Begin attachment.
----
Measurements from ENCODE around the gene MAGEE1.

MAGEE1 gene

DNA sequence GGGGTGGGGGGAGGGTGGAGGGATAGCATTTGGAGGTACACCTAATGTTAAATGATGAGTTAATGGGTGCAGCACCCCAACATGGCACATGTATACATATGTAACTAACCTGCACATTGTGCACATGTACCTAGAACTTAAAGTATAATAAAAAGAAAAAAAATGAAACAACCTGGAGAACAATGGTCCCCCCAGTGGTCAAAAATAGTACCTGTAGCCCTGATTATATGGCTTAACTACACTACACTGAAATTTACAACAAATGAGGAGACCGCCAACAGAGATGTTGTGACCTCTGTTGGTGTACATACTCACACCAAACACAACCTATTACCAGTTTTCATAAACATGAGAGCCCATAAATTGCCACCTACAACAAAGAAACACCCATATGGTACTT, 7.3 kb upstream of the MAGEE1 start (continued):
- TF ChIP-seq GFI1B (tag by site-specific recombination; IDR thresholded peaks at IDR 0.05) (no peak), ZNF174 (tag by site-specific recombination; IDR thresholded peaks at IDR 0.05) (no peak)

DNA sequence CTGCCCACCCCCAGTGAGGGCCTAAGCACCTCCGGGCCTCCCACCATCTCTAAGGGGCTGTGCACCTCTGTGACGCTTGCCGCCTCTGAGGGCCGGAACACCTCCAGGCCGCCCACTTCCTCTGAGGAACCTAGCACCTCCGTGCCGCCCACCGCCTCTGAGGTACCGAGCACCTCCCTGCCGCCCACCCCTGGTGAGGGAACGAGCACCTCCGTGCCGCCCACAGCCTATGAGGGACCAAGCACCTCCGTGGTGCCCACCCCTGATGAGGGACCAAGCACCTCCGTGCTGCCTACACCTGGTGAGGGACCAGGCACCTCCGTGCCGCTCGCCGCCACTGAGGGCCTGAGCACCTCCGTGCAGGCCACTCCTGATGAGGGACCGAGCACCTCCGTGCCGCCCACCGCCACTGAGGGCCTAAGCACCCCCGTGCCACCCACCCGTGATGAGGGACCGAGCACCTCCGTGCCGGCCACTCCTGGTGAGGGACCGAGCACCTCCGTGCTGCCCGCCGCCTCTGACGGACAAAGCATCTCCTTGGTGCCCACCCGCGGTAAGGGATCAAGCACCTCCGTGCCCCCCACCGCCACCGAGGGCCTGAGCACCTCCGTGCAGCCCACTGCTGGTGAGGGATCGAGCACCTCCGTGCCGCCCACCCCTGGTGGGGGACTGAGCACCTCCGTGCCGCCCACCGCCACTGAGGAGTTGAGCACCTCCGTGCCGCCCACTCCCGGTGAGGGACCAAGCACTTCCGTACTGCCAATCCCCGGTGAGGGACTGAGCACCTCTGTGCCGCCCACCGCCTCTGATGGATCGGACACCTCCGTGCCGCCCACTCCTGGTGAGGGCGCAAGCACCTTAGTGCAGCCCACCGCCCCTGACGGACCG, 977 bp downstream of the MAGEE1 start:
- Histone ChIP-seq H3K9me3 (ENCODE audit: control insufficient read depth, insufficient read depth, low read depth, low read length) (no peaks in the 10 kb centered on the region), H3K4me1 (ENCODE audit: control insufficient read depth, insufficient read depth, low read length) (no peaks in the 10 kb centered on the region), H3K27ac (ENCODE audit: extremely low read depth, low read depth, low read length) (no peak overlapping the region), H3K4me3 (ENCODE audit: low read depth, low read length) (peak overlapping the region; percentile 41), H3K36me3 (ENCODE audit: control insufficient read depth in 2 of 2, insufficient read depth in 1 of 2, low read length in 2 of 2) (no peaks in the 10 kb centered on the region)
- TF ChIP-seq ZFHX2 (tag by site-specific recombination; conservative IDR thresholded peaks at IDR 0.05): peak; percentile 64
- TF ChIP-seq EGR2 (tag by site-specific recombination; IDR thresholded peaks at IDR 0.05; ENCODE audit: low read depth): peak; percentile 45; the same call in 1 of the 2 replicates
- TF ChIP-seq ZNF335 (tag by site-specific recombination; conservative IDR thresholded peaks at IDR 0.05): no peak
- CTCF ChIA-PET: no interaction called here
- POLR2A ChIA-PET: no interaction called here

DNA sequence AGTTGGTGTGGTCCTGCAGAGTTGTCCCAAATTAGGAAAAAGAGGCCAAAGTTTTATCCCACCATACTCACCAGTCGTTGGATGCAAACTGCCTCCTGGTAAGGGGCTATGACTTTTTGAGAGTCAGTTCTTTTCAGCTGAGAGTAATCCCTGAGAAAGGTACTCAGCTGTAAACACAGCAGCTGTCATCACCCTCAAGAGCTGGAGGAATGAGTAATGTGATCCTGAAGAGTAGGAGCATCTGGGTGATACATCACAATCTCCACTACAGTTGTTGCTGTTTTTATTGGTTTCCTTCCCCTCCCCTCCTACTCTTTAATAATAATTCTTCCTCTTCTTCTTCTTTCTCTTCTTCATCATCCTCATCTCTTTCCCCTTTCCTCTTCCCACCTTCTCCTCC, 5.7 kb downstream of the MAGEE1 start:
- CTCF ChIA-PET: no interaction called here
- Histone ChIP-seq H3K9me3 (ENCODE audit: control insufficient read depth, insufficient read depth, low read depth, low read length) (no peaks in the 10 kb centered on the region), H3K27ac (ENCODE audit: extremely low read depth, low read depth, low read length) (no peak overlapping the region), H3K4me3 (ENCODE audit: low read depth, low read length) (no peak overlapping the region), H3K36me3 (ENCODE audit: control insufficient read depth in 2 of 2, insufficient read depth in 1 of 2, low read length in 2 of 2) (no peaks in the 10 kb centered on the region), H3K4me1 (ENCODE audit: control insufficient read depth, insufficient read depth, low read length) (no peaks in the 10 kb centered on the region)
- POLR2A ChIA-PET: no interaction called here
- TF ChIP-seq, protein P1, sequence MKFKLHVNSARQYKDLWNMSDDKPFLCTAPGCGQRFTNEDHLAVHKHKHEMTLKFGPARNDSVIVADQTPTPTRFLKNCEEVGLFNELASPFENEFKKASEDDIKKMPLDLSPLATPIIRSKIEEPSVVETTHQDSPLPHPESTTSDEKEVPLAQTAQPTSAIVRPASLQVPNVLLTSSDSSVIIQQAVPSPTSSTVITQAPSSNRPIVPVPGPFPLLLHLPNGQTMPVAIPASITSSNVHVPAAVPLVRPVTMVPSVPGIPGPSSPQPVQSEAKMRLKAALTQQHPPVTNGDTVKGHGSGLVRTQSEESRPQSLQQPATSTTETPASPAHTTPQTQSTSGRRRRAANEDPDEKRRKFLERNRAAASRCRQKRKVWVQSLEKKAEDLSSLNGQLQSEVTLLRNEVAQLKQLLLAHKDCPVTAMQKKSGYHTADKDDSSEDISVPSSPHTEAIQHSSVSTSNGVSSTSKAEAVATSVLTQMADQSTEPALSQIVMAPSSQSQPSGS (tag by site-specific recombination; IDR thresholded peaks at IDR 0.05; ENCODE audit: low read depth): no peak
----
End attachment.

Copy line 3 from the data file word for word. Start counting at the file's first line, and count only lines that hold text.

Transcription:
DNA sequence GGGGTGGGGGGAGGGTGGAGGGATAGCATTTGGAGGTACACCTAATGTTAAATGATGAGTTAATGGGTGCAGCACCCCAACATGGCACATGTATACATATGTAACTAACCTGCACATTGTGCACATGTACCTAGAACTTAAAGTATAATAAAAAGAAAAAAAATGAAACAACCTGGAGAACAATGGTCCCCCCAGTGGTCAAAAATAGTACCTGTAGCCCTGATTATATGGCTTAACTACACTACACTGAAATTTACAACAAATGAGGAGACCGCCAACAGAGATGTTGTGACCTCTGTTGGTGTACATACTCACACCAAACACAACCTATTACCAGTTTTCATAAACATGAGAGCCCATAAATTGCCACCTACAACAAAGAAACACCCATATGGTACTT, 7.3 kb upstream of the MAGEE1 start (continued):